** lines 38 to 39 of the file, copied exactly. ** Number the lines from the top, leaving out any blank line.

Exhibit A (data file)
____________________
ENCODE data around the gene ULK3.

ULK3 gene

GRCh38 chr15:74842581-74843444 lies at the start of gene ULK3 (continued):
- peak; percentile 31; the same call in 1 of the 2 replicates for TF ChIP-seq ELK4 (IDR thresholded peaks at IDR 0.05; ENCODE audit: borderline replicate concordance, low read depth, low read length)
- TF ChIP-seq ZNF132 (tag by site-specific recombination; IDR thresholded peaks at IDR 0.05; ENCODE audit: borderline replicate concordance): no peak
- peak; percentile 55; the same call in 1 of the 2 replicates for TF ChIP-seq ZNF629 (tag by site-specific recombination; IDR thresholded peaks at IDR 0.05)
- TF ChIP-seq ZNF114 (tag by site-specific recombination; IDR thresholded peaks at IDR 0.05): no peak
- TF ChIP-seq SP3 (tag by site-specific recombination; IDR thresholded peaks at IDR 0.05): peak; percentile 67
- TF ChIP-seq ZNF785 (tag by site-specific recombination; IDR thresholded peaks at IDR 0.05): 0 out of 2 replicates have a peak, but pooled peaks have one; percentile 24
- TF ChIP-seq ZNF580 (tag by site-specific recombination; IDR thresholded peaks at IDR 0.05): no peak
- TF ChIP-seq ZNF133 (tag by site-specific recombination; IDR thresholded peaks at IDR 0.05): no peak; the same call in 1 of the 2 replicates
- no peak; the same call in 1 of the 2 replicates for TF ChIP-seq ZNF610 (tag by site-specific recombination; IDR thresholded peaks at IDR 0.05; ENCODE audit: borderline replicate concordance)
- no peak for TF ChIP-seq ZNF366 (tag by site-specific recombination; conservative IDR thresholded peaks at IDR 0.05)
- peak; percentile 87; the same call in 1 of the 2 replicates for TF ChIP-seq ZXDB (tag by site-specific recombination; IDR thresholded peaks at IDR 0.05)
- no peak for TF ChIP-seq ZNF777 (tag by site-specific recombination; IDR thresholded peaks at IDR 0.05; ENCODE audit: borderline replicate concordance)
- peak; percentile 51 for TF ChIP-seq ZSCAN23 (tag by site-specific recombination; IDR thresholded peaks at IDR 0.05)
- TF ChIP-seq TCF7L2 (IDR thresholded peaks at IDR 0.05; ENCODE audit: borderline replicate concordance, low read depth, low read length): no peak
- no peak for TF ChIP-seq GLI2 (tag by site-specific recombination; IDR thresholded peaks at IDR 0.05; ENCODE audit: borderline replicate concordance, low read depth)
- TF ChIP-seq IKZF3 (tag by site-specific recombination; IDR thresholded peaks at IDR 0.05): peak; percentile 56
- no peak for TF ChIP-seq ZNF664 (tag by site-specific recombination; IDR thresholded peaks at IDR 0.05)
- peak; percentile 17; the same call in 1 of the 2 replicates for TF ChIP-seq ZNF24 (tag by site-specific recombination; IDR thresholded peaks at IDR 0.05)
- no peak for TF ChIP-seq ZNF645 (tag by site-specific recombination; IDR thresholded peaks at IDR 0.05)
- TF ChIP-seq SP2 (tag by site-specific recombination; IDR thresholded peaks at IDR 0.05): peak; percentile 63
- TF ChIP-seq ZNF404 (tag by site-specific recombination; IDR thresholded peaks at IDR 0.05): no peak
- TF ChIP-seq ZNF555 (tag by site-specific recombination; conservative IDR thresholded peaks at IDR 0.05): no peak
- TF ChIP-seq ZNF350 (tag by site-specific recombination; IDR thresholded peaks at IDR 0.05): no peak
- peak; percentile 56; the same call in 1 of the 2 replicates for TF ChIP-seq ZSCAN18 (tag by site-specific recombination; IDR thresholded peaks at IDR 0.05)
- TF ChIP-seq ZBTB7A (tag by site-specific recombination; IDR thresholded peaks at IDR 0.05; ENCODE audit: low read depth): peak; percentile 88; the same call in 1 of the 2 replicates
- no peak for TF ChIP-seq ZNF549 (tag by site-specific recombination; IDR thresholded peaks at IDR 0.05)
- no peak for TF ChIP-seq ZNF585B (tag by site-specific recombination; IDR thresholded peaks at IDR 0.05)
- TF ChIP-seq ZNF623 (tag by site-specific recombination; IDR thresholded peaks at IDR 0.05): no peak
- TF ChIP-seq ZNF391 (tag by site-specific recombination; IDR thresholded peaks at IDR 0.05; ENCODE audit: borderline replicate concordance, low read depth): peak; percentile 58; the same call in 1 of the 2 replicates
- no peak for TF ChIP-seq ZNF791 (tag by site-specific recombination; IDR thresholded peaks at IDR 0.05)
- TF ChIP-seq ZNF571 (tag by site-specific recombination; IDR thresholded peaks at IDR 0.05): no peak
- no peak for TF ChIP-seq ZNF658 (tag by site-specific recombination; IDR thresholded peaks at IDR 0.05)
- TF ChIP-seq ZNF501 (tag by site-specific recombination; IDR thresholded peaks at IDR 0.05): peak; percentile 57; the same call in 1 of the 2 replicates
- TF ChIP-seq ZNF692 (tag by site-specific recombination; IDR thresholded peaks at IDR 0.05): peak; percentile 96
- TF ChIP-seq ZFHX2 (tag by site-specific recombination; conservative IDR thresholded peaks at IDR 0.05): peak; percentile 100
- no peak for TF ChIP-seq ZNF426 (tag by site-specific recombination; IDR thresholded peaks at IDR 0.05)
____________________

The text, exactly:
- TF ChIP-seq ZFHX2 (tag by site-specific recombination; conservative IDR thresholded peaks at IDR 0.05): peak; percentile 100
- no peak for TF ChIP-seq ZNF426 (tag by site-specific recombination; IDR thresholded peaks at IDR 0.05)